Central Jersey Emergent Cohort

Adam (a.k.a. “Sweet Cheeks” blogs about our first cohort meeting here. He’s got pics and thoughts. Check it out, and join us in December if you’re in the area.

Without Author|ity 4: Tray Tables Up

OK, time to bring this plane in for a landing.

First of all, I have no truck with those who say that postmodernism never happened or that it’s already done or that it’s passé. And to those who say that postmodernism has lost its credibility in the academy, let me just say that I am neck-deep in the academy, and postmodernism the problem. That is, every field of study is attempting at some level to forge a way ahead after the “postmodern turn.”

To drastically oversimplify, the postmodern philosophers have been trying to do philosophy after Auschwitz (Derrida and Levinas say as much). That is, the grand, unifying, utopian vision of the Enlightenment evaporated into the mist that it always was in the death camps of WWII, the oppressions of Apartheid, and the mess of Vietnam. The Enlightenment ideal led to a century of blood and horror.

So along came the postmodernists, attempting to hang on to philosophy but unwilling to resurrect Platonic metaphysics. That is, big, overarching, totalizing schemes for knowledge only lead to The Final Solution. So their response has been to problematize concepts like truth and knowledge.

One of the most compelling responses (for Christians at least) comes from Stanley Fish. Although people like Chuck Colson accuse him of total relativism, Fish is adamant that he does in fact believe in authority, but it is the authority of “interpretive communities.” Persons do speak (and write) authoritatively, as I am doing right now; that authority comes not from “on high,” not from a bishop or a judge or an elected official, synod, dictator, president, supreme court, or pope. It comes, instead, from the community in which the speaker/author has embedded herself. Here’s Fish:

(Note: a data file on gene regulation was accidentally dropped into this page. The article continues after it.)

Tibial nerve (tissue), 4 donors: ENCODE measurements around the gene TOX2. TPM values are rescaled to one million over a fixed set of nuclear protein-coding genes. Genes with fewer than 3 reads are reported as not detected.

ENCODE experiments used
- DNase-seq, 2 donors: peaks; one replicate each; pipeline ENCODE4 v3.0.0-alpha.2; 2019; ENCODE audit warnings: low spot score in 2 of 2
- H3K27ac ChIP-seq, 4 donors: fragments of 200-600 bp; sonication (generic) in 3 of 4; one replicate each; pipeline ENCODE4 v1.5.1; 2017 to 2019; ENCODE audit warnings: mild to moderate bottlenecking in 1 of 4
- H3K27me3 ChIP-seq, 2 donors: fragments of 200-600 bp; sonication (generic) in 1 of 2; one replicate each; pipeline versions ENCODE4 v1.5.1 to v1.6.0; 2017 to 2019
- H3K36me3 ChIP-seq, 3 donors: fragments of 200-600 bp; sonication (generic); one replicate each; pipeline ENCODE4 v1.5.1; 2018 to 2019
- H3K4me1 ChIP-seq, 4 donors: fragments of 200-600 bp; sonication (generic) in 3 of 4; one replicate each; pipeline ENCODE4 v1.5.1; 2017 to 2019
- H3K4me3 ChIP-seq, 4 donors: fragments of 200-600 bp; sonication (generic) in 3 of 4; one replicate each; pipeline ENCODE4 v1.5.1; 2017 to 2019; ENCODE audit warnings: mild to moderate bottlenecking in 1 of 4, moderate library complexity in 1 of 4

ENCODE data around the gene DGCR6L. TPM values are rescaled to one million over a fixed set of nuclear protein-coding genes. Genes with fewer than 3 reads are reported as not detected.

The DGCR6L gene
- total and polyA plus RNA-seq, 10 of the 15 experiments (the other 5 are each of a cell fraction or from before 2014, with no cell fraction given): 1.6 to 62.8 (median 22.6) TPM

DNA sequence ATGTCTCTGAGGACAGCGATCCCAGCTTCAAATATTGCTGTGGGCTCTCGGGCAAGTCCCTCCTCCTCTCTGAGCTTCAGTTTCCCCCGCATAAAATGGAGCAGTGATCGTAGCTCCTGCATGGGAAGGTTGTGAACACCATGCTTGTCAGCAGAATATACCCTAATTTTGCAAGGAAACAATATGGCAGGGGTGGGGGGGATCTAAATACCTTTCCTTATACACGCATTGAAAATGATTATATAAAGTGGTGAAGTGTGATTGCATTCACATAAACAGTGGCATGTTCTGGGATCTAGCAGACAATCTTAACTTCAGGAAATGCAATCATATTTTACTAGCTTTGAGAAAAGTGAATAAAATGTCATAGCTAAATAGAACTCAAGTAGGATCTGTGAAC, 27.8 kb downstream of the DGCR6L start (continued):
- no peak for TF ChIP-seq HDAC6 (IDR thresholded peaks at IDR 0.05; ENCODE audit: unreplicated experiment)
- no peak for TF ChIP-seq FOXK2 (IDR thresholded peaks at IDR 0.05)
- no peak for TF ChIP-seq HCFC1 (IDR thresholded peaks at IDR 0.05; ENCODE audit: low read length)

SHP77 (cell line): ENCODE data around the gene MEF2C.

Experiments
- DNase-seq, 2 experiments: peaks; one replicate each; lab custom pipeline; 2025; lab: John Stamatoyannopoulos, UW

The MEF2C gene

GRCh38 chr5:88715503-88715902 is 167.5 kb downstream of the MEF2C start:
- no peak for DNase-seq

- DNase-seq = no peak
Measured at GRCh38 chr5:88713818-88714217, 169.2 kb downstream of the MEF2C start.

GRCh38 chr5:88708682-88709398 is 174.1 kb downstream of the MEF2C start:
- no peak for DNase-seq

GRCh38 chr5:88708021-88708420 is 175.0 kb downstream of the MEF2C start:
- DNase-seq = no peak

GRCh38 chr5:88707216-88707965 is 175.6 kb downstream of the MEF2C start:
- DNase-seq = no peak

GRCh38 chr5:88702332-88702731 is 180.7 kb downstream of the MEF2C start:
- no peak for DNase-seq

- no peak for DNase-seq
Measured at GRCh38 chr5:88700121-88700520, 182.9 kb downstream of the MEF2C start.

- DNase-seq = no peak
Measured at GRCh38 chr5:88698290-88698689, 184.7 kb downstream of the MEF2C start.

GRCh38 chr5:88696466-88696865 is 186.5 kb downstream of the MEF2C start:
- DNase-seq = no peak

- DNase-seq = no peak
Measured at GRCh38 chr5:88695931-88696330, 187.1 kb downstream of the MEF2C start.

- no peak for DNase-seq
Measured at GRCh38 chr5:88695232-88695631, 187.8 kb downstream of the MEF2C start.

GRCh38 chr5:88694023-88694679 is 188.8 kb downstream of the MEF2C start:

“We see that (1) communication does occur, despite the absence of an independent and context-free system of meanings, that (2) those who participate in this communication do so confidently rather than provisionally (they are not relativists), and that (3) while their confidence has its source in a set of beliefs, those beliefs are not individual-specific or idiosyncratic but communal and conventional (they are not solipsists).”

Fish is being both descriptive and prescriptive: this is actually how meaning is formed (in contextual, interpretive communities), and this is how we are to be sure that it is formed in the future (rather than letting it rest in the hands of a dictator or oligarchy). Here’s how Steve Bush put it in a comment from an earlier post:

“My community exercises authority not through an appeal to the objectivity of a tradition or denomination nor through a solipsistic “take matters into your own hands” approach which would destroy community, but through a process of dialogue and discussion, in which we process together the decisions that need to be made, present suggestions, give reasons for our suggestions, and critique the reasons that we give. This is “authority from below” which is neither hierarchical nor individualistic.”

Implication #1: The emerging church will deliberately practice a communal hermeneutic “from below.”

Sub-implication: We will find ways to continually root out authoritarian tendencies, to unmask power structures (they grow like weeds, but we cannot quit weeding the garden). (If this can happen in denominational churches, in established and institutional churches, in “conservative” or “liberal” churches, then to God be the glory. I am not ruling that out (for God’s Spirit is capable of all things), but I am skeptical — I invite anyone to prove my skepticism unfounded.)

Moltmann 5: Oh, Jurgen, I just love it when you do that

You may be wondering why I’m so fond of Moltmann. Well, check out these comments from the preface to his The Trinity and the Kingdom: The Doctrine of God:

“Always using the same methods leads to rigidity on the part of the author and weariness in the reader.”

“I know and accept the limits of my own existence and my own context. I do not claim to say everything, as earlier dogmatic and systematic theologians once did, in their summas and systems. What I should like to do, however, is to participate in the great theological dialogue with theologians past and present.”

“These contributions are not offered in the form of a dogma or a system; they are suggestions. They are not intended to conclude discussions; they are meant to open new conversations.”

And I could go one from there. For about ten pages, Moltmann goes on about a new way to do theology, one that is humble, open, and provocative.

Now, notice that last adjective: provocative. One can be humble yet provocative. Indeed, one can be humble and angry. So, don’t let anyone marginalize you as an “angry emerger” if your anger is 1) provoking Christ’s church to be better than it currently is, and 2) from a spirit of humility — that is, with an understanding that we all stand in judgment under the cross.


The first-ever meeting of the Emergent Cohort of Central Jersey, tonight at 9p.m. at Charlie Brown’s on Route 1 in Lawrenceville. Stop on by!